TISKILWA — Plow Creek Fellowship, an intentional Christian community established in 1971, a mile southeast of Tiskilwa, is announcing the close of its operations at the end of 2017. At its peak, the community had up to 100 participants in worship and common meals.
Plow Creek Fellowship has been widely known for its u-pick strawberries and its sales of garden-fresh produce at area farmer’s markets.
Plow Creek Fellowship members shared in a common treasury. It was closely affiliated with Plow Creek Mennonite Church, a member of the Mennonite Church USA. The fellowship was guided by a commitment to share life, needs and resources, according to the teachings of Jesus and the practice of the early church as told in Acts 2-4.
Peace-making and solidarity with refugees gained the community both respect and criticism. Over the years, many weary city-dwellers took retreats at Plow Creek, appreciating the natural beauty of its woodland trails, starry nights, campfires and good potluck food. Plow Creek Fellowship was the site of several summer camp meetings for Shalom Mission Communities of which Plow Creek Fellowship was a member. One camp meeting in 2008 hosted a music festival with inspiring teachings for more than 700 campers.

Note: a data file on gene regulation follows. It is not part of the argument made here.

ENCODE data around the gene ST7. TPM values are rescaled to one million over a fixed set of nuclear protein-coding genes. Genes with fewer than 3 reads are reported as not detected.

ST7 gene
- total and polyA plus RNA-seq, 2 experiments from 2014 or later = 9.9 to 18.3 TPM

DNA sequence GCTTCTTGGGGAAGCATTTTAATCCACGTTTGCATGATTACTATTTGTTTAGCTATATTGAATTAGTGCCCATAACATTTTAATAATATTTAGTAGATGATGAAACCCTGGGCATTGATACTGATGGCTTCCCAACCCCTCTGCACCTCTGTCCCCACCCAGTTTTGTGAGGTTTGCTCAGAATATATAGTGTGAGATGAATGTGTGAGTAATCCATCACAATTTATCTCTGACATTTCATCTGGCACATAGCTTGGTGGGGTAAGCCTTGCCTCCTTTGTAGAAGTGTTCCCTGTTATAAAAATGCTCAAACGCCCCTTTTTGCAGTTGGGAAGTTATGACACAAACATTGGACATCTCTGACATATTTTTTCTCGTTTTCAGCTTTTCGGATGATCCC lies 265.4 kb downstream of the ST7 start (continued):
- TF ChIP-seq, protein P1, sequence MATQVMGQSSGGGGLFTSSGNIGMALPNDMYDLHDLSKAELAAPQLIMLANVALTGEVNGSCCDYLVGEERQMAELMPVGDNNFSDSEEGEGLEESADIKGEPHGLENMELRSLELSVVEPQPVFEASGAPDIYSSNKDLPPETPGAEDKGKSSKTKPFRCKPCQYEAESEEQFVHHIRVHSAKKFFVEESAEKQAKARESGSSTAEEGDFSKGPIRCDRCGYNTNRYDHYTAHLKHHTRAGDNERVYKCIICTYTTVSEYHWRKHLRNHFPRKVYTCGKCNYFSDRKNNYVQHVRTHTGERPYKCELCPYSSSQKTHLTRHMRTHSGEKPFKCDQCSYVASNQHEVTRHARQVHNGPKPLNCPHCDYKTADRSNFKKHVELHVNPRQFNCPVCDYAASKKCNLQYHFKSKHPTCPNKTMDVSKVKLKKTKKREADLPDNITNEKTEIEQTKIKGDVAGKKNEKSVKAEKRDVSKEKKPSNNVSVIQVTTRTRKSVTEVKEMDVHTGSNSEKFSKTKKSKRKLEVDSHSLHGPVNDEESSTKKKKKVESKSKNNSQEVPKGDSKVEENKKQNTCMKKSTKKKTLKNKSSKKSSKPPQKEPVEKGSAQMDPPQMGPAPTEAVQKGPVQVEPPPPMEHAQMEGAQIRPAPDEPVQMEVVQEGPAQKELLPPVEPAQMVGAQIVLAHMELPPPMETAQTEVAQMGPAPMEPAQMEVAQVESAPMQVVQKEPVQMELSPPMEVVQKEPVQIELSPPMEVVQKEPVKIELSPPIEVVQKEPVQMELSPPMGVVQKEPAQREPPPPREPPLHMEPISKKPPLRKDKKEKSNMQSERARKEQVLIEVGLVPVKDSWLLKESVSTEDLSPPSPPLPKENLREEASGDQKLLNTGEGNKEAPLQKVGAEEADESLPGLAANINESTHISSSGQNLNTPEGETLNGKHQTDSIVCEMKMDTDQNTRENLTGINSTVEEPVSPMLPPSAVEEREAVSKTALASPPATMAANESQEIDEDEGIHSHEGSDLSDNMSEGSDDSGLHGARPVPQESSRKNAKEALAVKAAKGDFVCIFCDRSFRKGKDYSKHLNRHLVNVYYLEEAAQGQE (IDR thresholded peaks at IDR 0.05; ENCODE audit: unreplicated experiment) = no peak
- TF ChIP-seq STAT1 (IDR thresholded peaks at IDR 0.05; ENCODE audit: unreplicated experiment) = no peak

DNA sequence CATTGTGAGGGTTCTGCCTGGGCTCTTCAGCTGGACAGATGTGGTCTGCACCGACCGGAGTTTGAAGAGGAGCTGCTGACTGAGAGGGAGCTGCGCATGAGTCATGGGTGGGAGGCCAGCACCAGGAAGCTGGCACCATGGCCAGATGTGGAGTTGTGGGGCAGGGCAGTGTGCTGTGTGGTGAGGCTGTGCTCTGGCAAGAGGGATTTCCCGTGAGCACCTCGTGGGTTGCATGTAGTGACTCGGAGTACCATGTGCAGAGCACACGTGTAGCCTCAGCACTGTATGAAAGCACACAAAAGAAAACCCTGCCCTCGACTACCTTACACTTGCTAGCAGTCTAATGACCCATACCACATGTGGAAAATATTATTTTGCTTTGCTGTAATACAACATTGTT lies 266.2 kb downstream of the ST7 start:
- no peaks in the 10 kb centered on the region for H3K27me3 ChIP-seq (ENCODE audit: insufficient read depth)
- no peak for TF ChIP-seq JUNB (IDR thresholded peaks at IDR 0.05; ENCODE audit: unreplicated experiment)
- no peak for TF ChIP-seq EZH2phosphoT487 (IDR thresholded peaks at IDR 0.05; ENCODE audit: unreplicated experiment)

One of Plow Creek Fellowship’s most well-known members was writer and pastor, Rich Foss, who for a decade, wrote a weekly column in the Bureau Valley Chief until his death in January 2017. Rich’s passing, plus the deaths of David Gale and Jim Harnish in late 2016, left only a dozen members who concluded it was time to close up community operations and pass the property on to another non-profit ministry. This turned out to be Hungry World Farm, an offshoot of Willow Springs Mennonite Church.
Hungry World Farm is a new organization applying for not-for-profit status. It will
receive the Plow Creek Farm and transition it into a new ministry utilizing the facilities
The idea of Hungry World Farm began through local conversations and a
review of other farm-based ministries that teach about growing and consuming healthy
food. Dennis Zehr of Coneflower Farm, Tiskilwa, and Calvin Zehr, pastor of Willow
Springs Mennonite Church, Tiskilwa, created a proposal which Plow Creek Fellowship
Hungry World Farm will focus on the following activities: Educating people about food
production, distribution, and consumption; addressing spiritual hunger in people’s’ lives;
training local and international interns in farming techniques; and providing retreats for
holistic growth and health. The transition will officially take place at the end of 2017.
If you would like to explore ways to partner in this new organization, or for more
information, contact Cal Zehr, 815-646-4819, email@example.com.